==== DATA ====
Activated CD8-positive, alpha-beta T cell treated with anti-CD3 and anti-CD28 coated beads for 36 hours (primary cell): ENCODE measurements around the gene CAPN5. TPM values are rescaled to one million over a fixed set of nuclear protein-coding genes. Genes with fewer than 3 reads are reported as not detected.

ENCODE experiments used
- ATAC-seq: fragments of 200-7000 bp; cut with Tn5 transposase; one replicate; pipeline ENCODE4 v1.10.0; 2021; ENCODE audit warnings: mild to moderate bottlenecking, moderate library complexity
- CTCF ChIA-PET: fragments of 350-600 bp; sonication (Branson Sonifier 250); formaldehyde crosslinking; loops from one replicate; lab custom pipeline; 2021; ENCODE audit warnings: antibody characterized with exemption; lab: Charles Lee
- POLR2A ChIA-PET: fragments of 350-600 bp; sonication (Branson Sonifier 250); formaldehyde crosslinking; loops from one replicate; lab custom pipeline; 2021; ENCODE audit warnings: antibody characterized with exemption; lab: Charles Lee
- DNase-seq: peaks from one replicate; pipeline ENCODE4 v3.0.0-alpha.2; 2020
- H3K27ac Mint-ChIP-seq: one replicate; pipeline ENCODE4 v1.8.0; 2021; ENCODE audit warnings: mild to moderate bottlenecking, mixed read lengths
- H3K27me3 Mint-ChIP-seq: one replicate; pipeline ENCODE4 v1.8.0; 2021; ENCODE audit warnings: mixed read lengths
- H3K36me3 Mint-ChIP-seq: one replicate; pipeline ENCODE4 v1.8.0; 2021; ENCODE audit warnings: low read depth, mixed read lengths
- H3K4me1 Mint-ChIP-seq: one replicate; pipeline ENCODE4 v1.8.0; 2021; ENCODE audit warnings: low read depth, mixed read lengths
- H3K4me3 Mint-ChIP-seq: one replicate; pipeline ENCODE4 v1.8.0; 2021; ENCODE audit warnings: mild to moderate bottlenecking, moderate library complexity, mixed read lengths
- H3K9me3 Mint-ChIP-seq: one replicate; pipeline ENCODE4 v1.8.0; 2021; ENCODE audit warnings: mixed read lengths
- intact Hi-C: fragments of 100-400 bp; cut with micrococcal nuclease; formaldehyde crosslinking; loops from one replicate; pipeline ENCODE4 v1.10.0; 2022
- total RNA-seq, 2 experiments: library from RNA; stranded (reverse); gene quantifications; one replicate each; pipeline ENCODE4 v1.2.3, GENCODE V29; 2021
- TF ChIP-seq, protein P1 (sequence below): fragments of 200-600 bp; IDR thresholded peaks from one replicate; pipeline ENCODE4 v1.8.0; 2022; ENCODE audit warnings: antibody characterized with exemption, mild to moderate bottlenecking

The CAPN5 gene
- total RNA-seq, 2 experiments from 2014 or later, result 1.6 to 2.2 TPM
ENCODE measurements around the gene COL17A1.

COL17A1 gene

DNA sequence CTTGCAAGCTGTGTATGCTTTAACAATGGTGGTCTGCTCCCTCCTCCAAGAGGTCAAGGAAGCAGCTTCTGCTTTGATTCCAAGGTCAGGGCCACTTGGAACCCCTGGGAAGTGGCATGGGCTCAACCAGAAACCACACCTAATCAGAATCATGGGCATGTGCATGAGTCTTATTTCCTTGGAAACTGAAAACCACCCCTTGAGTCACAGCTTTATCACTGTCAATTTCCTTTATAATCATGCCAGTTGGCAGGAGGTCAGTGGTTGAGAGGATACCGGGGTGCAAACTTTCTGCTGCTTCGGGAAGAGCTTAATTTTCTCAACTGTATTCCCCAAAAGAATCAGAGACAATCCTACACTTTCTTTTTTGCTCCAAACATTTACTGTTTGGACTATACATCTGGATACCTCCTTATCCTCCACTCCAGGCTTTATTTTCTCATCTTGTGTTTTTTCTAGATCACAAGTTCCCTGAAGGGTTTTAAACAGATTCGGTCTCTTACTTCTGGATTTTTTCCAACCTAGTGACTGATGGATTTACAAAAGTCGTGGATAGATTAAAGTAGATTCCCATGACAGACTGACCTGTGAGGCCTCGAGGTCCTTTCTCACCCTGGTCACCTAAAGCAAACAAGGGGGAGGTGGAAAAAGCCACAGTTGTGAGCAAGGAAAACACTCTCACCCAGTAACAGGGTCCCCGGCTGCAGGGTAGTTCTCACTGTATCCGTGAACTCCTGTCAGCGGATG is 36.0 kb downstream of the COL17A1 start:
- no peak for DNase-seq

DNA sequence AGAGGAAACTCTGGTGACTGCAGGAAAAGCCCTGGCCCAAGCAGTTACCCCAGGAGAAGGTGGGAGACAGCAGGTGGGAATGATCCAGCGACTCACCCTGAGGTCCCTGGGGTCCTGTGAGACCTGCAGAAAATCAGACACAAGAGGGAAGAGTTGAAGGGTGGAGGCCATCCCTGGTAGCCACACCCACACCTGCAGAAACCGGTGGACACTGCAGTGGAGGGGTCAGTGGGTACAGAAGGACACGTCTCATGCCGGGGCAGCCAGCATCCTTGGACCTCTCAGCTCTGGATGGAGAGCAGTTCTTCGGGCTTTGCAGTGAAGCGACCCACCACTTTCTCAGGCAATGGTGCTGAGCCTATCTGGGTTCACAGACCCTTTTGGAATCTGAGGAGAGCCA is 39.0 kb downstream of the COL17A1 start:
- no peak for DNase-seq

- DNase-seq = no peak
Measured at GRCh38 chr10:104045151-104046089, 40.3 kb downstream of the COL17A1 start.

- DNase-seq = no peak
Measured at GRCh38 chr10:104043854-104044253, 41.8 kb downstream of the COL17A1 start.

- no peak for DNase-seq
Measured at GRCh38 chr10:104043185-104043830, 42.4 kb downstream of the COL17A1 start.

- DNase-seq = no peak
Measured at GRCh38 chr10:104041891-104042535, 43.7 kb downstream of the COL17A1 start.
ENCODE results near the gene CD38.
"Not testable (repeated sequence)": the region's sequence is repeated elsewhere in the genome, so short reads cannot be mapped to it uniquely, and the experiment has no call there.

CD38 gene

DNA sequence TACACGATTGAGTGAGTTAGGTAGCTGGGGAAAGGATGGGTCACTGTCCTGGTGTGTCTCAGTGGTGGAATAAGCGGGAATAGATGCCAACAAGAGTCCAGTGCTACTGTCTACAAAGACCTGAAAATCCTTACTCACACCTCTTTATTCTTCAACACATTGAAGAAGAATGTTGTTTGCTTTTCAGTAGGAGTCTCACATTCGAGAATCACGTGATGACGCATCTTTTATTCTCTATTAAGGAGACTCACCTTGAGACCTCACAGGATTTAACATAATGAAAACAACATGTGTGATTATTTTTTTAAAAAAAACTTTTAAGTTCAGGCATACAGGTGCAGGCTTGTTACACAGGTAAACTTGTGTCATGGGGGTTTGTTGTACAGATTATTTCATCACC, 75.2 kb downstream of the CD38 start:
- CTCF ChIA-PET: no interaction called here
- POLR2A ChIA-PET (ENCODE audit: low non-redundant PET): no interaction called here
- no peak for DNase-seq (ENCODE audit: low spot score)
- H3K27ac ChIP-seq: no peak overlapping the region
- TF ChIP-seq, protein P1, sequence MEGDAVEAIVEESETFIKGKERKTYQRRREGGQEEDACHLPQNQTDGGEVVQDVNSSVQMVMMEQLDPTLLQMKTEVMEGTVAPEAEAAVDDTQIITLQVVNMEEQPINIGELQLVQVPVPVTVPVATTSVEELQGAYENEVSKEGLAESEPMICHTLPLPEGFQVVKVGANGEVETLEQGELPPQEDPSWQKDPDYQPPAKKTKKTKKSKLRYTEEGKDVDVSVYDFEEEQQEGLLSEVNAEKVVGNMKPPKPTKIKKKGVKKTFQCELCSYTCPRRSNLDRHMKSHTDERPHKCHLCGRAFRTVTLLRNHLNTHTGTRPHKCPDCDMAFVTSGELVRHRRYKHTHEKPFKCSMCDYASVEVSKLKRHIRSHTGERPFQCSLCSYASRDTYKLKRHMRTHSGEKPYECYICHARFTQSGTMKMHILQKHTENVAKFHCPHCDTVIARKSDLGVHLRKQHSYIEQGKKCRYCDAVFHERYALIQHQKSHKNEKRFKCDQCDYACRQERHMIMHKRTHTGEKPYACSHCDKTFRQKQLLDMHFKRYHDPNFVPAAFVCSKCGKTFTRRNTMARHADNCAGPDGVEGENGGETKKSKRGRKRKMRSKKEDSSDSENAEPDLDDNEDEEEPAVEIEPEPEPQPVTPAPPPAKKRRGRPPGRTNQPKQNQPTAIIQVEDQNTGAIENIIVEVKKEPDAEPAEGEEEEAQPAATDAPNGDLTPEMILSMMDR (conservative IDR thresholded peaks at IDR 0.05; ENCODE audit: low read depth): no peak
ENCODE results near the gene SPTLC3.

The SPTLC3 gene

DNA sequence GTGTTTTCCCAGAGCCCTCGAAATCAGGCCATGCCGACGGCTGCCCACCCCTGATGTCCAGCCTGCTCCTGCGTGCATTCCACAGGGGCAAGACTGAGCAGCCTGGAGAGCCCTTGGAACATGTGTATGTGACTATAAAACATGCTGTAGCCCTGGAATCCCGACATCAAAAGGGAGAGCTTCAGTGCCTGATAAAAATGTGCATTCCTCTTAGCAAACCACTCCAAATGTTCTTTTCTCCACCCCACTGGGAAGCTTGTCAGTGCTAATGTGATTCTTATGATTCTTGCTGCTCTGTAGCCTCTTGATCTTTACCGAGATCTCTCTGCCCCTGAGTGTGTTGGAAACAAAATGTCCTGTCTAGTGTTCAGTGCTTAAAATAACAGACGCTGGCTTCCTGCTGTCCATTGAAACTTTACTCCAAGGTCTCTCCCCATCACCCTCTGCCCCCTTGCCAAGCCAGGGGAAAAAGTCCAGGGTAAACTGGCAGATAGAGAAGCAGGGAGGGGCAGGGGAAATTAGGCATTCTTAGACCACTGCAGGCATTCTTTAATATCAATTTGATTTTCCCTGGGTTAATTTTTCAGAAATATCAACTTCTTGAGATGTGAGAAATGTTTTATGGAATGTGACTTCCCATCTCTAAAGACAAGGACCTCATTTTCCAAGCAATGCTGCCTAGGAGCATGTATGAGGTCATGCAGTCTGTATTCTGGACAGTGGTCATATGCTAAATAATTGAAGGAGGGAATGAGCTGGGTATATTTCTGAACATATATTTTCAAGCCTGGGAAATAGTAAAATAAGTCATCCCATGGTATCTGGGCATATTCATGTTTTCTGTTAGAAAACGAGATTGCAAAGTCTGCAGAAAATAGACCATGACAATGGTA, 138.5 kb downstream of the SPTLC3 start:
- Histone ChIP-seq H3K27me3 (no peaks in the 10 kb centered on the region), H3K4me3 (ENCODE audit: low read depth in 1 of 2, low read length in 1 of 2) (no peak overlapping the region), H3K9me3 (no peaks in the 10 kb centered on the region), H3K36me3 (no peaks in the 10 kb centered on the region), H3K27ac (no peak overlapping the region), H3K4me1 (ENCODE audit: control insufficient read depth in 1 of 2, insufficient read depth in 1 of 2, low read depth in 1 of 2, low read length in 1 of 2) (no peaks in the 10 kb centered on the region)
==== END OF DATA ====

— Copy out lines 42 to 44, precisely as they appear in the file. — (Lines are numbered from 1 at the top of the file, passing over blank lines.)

The SPTLC3 gene

DNA sequence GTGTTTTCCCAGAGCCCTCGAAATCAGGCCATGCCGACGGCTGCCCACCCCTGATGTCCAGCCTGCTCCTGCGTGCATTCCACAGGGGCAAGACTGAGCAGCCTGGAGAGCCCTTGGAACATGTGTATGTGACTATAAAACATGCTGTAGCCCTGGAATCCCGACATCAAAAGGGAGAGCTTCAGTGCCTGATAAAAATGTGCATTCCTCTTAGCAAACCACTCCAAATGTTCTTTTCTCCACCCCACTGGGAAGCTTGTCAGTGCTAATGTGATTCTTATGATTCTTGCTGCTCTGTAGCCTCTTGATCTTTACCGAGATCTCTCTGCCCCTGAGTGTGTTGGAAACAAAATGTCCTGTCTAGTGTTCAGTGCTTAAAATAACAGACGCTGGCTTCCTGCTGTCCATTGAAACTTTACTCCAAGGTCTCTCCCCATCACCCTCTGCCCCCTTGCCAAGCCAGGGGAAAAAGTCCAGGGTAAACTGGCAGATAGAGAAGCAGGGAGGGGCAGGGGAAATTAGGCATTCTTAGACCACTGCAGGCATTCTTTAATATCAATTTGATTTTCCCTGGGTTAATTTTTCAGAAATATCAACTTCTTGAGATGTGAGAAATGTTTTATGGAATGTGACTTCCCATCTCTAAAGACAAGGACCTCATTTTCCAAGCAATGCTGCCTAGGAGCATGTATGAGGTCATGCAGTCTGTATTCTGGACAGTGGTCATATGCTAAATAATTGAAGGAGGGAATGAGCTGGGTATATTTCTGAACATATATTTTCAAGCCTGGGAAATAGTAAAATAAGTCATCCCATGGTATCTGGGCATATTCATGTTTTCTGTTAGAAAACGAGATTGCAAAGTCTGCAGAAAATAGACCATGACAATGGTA, 138.5 kb downstream of the SPTLC3 start:
- Histone ChIP-seq H3K27me3 (no peaks in the 10 kb centered on the region), H3K4me3 (ENCODE audit: low read depth in 1 of 2, low read length in 1 of 2) (no peak overlapping the region), H3K9me3 (no peaks in the 10 kb centered on the region), H3K36me3 (no peaks in the 10 kb centered on the region), H3K27ac (no peak overlapping the region), H3K4me1 (ENCODE audit: control insufficient read depth in 1 of 2, insufficient read depth in 1 of 2, low read depth in 1 of 2, low read length in 1 of 2) (no peaks in the 10 kb centered on the region)